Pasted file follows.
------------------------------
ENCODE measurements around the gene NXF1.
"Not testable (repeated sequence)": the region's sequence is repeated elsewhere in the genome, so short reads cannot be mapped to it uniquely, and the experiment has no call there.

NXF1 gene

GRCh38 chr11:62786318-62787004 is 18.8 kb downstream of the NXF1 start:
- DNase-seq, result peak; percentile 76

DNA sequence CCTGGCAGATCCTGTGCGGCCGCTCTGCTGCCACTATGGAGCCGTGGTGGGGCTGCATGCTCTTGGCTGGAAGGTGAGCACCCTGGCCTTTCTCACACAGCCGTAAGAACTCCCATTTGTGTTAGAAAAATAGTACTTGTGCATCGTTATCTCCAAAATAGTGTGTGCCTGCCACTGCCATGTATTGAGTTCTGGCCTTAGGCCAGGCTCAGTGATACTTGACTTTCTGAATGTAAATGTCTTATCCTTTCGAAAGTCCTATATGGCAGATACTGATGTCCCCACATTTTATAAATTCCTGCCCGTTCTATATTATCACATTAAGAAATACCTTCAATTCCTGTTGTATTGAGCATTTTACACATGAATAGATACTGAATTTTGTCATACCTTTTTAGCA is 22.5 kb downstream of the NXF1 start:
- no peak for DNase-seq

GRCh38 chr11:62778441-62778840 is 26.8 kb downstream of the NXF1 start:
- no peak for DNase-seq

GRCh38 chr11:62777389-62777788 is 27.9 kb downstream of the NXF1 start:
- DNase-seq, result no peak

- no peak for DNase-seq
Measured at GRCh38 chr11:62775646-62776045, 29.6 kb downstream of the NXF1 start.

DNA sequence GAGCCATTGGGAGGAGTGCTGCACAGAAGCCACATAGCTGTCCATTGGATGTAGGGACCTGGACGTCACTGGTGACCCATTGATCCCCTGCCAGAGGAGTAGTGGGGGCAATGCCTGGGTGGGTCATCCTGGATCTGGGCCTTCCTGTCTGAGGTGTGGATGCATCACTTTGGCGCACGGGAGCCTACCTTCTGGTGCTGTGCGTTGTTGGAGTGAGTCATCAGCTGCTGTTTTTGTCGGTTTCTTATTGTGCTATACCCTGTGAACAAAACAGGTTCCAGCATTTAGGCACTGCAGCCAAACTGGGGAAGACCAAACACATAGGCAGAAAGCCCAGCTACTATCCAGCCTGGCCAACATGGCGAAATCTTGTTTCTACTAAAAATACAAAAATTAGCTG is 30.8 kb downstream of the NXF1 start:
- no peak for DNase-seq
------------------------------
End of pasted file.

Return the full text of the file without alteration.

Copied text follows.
ENCODE measurements around the gene NXF1.
"Not testable (repeated sequence)": the region's sequence is repeated elsewhere in the genome, so short reads cannot be mapped to it uniquely, and the experiment has no call there.

NXF1 gene

GRCh38 chr11:62786318-62787004 is 18.8 kb downstream of the NXF1 start:
- DNase-seq, result peak; percentile 76

DNA sequence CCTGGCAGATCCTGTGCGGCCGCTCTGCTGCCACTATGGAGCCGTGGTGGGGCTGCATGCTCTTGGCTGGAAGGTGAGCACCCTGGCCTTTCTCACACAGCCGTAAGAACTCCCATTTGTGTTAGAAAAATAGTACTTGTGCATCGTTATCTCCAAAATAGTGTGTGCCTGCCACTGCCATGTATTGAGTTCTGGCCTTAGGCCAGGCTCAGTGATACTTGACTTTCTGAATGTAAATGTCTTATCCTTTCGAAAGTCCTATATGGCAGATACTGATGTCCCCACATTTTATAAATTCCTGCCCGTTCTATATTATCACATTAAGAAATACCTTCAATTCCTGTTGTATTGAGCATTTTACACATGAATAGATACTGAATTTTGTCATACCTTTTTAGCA is 22.5 kb downstream of the NXF1 start:
- no peak for DNase-seq

GRCh38 chr11:62778441-62778840 is 26.8 kb downstream of the NXF1 start:
- no peak for DNase-seq

GRCh38 chr11:62777389-62777788 is 27.9 kb downstream of the NXF1 start:
- DNase-seq, result no peak

- no peak for DNase-seq
Measured at GRCh38 chr11:62775646-62776045, 29.6 kb downstream of the NXF1 start.

DNA sequence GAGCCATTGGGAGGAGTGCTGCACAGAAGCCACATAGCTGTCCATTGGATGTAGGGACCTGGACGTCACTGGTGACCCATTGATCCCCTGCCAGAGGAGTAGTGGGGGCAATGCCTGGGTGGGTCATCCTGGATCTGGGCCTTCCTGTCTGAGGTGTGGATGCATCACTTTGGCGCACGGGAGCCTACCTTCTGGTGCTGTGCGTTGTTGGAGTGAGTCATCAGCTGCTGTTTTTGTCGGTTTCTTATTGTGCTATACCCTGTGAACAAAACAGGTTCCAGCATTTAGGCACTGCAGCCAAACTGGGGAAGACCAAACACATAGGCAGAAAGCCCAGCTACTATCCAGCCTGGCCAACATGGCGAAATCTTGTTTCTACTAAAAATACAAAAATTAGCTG is 30.8 kb downstream of the NXF1 start:
- no peak for DNase-seq